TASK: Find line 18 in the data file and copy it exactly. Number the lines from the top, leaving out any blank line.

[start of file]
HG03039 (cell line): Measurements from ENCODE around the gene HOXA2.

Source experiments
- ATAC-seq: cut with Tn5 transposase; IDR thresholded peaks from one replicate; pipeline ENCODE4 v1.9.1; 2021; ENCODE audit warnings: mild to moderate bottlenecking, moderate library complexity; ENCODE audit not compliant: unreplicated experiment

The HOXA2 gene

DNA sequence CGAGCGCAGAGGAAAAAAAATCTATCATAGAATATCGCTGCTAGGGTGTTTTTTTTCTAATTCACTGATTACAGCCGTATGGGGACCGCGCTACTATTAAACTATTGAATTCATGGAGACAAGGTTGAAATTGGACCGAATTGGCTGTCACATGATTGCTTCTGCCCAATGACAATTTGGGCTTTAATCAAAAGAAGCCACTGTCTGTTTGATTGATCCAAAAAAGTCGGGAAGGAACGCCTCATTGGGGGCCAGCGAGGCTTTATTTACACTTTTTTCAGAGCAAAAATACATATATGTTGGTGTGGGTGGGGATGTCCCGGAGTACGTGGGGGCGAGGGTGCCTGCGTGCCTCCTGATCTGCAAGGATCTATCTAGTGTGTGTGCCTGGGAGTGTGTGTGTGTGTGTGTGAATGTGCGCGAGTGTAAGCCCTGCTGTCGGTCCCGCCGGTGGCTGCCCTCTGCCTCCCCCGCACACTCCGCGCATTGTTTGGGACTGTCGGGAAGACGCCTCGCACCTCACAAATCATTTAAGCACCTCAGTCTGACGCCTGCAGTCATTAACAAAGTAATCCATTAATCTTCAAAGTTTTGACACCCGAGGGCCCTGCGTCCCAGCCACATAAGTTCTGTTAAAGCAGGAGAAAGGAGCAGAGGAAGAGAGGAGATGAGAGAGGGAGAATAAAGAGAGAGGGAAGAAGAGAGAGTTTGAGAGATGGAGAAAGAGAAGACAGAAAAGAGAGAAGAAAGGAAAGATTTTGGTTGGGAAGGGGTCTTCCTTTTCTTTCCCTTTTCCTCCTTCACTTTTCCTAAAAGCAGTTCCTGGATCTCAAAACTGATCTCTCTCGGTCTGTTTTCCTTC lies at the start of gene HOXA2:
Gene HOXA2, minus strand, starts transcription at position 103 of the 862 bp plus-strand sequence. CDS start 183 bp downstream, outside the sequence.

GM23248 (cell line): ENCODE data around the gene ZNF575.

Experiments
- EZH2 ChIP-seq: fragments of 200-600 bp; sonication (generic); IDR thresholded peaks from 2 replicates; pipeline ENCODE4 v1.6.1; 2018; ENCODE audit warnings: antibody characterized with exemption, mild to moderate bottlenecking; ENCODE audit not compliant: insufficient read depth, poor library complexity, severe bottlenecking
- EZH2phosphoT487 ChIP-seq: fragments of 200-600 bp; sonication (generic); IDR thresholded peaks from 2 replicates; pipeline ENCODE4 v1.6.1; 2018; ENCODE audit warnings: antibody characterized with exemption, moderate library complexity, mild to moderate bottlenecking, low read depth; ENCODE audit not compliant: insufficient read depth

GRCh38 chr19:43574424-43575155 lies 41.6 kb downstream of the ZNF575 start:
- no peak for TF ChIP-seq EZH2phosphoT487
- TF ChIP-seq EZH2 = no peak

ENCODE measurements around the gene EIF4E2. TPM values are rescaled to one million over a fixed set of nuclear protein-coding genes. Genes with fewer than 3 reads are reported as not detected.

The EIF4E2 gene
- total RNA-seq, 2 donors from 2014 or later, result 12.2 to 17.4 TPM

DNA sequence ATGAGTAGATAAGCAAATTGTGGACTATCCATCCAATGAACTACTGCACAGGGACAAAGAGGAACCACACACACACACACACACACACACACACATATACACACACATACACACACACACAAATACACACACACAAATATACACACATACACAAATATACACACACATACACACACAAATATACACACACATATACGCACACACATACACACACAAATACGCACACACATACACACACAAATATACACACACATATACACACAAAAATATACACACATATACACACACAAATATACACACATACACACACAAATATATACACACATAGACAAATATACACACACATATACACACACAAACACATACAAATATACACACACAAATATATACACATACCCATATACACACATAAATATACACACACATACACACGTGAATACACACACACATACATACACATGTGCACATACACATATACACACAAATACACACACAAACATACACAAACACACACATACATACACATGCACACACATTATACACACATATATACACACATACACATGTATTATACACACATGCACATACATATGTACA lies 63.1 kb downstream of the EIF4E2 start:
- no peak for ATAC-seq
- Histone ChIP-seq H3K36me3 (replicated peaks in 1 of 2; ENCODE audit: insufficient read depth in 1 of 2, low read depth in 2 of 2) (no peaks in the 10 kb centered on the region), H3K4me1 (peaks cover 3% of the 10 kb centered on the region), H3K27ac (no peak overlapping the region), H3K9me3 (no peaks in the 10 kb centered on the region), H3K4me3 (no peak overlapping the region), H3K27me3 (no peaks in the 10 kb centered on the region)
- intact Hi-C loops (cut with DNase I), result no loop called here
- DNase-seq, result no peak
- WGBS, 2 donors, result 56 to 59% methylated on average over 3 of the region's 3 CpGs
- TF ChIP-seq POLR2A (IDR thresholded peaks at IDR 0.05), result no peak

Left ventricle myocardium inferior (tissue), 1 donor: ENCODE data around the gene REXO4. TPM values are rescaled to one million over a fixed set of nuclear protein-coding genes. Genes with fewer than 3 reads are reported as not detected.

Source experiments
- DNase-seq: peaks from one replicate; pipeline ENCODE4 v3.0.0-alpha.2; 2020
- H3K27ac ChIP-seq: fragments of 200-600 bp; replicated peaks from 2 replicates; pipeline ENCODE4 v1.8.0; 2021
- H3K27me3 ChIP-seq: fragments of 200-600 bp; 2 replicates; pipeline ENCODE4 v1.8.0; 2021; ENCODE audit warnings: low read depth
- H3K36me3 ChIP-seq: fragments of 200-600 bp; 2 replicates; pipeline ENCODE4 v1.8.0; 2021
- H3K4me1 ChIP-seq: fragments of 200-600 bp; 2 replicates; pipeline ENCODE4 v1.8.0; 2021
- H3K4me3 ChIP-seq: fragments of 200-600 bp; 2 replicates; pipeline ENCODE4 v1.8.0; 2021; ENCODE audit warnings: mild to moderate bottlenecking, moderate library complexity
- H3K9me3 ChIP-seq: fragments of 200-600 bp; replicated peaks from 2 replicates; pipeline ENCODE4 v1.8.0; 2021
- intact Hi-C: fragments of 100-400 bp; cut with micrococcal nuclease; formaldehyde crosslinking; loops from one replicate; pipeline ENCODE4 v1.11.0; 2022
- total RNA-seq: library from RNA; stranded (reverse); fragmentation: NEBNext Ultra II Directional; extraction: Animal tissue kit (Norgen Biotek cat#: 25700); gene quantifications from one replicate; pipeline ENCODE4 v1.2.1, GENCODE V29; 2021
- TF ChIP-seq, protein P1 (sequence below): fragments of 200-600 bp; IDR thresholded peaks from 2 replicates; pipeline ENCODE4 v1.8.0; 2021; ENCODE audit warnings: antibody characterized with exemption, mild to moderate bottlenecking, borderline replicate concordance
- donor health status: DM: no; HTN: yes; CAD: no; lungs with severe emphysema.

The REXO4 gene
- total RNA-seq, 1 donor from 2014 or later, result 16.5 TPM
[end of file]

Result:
- no peak for ATAC-seq